Results for Philip Goddard (not all results may be relevant):
Primarily Symphonies, Orchestral, Choral & Organ works, mostly with a strong spiritual theme. Two main areas of inspiration are represented: (a) Mountains and wilderness, and (b) Overtly mystical themes, especially Eastern mysticism and using sacred mantras in choral works.
The idiom is modal, and is characterized by a certain elemental intensity and (usually) large scale of vision, which can apply even to ‘chamber’ works, such as ‘The Seen and the Unseen’ for 2 saxophones & piano. Other composers with overlapping idioms include: Vaughan-Williams (in more adventurous mode), Holst (as in ‘The Planets’ and ‘Egdon Heath’), Sibelius (later, more elemental works), Vagn Holmboe, Eduard Tubin, Messiaen and, particularly notably, Jehan Alain.
Has lived in Exeter, Devon, U.K. since 1976. Self taught, and, although having always had music composing itself in his mind since his teens, did not produce his Opus 1 (Symphony 1) till 1995 (age 53), but within two years from then he had completed another five symphonies as well as other orchestral and choral works.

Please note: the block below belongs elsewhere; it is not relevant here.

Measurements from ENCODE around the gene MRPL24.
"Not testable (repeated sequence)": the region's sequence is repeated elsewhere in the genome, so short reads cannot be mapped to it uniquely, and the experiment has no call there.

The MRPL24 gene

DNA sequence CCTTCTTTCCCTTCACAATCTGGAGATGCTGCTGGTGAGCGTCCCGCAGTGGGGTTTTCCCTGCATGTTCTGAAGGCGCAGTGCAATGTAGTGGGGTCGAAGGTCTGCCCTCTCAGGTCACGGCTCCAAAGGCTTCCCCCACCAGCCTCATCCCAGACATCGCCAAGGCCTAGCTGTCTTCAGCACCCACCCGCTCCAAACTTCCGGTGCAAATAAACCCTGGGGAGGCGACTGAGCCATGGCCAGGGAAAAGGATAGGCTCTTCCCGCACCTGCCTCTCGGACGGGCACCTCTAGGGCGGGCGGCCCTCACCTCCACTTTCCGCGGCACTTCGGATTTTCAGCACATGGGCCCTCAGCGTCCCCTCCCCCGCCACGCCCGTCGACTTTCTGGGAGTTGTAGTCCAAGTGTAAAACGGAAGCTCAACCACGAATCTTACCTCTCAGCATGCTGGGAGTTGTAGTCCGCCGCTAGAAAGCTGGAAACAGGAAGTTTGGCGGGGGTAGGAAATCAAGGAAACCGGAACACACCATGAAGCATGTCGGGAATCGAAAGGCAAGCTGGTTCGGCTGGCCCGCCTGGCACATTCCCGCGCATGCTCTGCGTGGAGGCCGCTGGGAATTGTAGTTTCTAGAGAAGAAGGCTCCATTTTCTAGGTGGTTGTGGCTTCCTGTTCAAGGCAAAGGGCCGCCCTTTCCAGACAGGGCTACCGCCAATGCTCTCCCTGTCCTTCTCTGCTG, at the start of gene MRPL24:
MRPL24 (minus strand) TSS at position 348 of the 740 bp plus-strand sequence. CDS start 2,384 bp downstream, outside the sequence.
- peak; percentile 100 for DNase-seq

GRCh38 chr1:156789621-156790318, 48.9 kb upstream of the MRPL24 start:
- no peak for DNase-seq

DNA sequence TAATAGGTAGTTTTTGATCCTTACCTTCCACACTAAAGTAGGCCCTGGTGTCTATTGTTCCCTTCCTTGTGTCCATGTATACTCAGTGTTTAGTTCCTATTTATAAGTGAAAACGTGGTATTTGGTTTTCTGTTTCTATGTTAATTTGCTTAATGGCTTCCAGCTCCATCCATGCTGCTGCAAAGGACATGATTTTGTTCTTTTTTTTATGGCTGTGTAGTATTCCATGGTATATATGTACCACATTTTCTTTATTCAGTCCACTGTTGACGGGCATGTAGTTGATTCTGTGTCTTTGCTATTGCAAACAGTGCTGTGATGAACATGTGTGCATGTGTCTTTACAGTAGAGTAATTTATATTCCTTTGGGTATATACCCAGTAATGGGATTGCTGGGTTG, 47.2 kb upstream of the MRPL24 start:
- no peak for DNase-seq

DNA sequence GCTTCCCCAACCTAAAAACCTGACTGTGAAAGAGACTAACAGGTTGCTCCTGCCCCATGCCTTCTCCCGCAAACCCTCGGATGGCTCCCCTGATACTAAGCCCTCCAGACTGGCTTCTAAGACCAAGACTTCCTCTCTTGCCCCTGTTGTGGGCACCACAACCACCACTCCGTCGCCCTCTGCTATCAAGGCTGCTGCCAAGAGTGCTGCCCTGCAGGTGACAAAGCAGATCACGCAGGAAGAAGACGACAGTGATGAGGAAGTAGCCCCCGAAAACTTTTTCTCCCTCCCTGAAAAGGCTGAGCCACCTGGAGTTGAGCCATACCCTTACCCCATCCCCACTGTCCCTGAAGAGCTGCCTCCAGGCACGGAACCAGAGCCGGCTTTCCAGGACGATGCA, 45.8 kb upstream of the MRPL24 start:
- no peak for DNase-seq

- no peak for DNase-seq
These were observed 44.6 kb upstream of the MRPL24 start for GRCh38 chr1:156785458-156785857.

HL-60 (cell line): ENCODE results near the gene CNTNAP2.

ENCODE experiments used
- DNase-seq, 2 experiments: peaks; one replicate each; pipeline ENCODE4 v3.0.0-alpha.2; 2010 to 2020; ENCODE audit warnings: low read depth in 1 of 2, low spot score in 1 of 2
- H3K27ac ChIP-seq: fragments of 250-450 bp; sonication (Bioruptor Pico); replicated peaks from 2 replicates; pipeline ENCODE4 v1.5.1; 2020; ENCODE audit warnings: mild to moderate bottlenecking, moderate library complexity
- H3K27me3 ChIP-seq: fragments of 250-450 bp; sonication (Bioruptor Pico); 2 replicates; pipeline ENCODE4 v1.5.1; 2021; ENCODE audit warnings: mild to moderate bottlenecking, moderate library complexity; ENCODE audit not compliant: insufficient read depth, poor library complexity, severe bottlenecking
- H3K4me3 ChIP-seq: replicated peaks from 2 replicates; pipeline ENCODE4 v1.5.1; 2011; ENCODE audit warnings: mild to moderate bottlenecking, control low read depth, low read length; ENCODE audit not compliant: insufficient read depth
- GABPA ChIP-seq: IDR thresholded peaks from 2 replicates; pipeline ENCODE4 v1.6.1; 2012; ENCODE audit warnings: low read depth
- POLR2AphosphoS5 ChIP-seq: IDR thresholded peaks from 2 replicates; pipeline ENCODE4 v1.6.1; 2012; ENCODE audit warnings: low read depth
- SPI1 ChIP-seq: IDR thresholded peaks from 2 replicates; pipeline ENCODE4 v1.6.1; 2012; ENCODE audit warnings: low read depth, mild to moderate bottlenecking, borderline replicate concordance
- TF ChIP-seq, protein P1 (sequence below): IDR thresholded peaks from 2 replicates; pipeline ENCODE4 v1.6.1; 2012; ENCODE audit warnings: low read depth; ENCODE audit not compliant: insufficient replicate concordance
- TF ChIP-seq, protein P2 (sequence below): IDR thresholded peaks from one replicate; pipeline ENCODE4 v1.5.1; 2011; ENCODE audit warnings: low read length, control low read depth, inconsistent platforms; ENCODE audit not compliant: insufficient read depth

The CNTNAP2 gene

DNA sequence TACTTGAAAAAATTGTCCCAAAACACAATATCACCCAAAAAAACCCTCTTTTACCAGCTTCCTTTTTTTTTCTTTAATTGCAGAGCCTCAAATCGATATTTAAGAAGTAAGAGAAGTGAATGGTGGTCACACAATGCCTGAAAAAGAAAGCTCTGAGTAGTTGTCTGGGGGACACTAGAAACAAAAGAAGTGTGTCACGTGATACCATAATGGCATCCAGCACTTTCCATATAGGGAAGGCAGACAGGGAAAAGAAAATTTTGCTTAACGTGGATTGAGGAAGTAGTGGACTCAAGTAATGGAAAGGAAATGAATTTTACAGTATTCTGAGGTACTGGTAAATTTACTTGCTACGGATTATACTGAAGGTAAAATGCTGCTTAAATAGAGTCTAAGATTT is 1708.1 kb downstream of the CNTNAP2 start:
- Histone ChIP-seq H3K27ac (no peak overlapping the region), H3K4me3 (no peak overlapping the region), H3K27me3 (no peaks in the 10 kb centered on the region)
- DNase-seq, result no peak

He spends much time hiking in wild terrain and also developing as a healer and mystic, and all this is reflected in the music.
One of the first generation of composers to use the resources of the internet to promote their works, he has produced MIDI realisations of his orchestral works which are widely acclaimed as being some of the most realistic and effective uses of this medium.